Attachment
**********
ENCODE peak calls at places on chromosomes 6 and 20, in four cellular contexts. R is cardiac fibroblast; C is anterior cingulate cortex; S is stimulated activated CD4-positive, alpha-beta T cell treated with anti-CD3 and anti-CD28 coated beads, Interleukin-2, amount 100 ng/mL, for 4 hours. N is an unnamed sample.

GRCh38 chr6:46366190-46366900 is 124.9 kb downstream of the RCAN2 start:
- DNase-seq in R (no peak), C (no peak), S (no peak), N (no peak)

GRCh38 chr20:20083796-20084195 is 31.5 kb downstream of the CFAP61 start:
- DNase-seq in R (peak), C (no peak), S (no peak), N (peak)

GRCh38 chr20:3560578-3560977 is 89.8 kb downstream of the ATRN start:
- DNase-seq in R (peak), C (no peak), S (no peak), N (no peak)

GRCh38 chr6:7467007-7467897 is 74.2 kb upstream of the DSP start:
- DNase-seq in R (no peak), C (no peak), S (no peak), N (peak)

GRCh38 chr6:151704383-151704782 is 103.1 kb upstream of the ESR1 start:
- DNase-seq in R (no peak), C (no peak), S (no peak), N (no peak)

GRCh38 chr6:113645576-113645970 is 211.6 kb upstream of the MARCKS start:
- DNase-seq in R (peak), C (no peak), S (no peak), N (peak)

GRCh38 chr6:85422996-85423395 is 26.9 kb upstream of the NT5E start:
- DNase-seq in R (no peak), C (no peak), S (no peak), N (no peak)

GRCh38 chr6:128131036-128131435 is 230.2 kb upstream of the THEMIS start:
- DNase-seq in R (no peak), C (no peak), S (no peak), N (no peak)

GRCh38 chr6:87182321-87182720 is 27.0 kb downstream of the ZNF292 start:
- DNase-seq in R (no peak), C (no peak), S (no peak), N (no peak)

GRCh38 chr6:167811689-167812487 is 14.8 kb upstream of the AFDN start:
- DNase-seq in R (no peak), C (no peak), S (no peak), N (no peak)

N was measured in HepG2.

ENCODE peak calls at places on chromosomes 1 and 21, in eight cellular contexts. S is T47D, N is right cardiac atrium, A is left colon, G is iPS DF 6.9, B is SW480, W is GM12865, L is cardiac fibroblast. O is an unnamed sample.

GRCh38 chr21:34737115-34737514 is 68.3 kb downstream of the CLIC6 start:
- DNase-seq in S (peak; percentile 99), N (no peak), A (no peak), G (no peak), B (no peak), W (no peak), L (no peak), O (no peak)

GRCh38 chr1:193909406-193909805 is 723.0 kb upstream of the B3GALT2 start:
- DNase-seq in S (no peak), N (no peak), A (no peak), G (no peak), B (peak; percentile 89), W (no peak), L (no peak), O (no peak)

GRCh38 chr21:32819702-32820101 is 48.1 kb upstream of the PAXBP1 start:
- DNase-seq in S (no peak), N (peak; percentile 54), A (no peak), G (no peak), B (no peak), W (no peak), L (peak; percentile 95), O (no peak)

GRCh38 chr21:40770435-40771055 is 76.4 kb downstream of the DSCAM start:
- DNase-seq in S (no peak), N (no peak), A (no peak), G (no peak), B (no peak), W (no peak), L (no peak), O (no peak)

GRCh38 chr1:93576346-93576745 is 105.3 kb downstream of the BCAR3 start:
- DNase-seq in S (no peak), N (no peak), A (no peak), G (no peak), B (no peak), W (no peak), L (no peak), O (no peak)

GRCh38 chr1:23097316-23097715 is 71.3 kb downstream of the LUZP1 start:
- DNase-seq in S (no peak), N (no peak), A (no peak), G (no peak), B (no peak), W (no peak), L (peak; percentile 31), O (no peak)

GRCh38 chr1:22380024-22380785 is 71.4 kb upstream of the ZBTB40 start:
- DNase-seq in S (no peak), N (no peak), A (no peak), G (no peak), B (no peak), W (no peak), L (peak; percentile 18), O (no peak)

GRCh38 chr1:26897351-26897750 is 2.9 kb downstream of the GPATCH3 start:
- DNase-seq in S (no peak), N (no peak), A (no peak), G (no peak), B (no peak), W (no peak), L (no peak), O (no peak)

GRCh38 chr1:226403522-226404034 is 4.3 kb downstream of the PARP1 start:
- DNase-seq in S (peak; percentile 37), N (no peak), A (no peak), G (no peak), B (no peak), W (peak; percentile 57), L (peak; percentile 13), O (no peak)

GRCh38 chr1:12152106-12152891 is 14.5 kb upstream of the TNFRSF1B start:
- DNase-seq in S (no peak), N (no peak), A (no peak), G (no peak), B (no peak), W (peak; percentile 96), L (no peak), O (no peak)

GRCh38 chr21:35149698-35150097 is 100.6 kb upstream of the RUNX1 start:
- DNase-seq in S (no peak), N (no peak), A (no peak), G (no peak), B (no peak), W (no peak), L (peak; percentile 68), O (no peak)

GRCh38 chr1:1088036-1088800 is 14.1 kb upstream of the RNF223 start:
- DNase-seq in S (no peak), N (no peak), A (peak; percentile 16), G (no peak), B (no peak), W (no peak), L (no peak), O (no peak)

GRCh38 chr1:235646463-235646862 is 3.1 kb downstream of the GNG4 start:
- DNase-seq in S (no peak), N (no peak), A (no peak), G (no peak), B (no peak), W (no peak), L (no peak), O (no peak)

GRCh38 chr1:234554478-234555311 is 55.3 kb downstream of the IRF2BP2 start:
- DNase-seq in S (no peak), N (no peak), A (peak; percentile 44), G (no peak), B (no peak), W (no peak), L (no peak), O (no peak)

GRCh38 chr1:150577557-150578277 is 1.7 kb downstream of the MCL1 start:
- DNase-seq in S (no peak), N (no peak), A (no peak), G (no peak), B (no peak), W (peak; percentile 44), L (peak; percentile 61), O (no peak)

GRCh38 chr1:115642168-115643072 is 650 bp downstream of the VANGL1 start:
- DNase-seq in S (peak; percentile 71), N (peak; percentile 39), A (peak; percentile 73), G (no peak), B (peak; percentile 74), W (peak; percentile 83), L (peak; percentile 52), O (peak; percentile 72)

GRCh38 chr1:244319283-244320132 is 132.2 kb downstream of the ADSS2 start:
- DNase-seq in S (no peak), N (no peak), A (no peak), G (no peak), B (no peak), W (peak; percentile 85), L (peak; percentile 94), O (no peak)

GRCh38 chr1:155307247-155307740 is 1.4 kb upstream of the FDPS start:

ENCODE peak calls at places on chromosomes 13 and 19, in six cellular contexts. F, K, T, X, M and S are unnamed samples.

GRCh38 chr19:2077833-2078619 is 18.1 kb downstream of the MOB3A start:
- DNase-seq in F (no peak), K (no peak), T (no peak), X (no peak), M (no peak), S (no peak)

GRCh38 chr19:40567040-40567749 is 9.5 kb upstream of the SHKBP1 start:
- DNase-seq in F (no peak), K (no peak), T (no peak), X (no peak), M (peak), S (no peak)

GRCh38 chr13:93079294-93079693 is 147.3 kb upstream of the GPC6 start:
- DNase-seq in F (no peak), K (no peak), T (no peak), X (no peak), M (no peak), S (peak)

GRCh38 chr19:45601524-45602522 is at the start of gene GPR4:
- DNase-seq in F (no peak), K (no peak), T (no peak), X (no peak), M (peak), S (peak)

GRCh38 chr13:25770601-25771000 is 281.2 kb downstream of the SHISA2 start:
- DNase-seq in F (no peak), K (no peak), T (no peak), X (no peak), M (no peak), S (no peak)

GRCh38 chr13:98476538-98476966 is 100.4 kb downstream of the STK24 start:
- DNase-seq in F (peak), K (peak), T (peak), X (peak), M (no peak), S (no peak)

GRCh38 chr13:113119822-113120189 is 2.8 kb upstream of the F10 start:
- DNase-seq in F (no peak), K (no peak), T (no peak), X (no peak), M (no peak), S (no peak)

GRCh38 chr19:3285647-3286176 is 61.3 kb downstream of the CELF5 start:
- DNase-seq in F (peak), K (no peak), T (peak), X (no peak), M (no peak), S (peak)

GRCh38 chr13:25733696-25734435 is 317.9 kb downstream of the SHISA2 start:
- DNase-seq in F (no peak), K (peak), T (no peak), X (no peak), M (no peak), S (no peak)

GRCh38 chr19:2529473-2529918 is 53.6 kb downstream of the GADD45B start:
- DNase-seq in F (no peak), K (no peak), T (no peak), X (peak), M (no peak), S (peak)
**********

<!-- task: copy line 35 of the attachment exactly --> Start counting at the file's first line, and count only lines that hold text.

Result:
- DNase-seq in S (no peak), N (no peak), A (no peak), G (no peak), B (no peak), W (no peak), L (peak; percentile 31), O (no peak)